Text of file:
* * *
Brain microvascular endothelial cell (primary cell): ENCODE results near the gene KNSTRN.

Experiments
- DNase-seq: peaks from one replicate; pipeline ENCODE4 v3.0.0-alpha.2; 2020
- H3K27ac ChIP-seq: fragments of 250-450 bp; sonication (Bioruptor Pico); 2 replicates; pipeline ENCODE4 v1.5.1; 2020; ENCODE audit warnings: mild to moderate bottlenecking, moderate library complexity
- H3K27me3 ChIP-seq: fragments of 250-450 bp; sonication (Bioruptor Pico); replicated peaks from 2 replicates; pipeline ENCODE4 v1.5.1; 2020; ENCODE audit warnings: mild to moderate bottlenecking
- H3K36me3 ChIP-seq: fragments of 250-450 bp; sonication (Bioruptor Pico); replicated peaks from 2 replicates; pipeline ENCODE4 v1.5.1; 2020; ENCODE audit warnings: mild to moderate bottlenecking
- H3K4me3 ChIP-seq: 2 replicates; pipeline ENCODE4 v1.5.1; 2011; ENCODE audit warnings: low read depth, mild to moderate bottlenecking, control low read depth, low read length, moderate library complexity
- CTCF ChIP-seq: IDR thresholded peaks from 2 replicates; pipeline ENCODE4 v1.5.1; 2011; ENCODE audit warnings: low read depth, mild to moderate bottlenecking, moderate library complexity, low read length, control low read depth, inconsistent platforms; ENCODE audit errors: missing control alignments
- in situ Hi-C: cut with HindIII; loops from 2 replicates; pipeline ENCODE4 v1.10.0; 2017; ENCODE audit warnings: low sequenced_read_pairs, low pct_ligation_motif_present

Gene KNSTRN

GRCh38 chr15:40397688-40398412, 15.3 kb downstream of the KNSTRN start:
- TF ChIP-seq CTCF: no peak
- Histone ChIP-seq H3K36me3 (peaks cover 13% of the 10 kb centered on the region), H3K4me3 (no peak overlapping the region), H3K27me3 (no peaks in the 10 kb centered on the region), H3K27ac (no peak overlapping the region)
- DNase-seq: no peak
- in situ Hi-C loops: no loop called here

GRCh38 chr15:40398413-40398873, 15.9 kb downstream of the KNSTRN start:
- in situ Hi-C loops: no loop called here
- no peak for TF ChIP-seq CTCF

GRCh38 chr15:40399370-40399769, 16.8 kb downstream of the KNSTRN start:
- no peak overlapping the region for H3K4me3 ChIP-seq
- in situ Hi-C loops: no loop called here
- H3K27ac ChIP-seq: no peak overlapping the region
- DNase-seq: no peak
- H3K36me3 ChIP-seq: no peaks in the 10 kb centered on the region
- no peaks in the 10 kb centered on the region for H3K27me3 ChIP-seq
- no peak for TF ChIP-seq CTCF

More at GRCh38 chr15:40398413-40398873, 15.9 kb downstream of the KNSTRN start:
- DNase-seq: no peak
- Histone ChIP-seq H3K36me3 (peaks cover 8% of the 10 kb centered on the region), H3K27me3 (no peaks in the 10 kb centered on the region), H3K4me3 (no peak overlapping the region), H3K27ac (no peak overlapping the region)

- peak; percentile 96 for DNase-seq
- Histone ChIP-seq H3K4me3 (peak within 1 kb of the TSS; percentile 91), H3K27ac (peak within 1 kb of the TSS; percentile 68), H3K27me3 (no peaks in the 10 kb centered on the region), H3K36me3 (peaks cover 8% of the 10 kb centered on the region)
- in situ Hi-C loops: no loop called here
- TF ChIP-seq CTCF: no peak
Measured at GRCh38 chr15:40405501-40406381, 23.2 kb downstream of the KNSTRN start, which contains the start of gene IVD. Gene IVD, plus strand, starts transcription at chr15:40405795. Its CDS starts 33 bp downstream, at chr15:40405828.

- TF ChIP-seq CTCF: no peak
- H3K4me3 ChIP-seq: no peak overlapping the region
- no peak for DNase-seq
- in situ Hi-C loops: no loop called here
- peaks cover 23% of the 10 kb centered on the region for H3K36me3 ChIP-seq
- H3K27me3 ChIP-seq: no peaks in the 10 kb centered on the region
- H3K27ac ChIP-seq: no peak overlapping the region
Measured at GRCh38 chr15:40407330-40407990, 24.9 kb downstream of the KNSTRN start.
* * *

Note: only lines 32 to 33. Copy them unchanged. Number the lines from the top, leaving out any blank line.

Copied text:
- in situ Hi-C loops: no loop called here
- TF ChIP-seq CTCF: no peak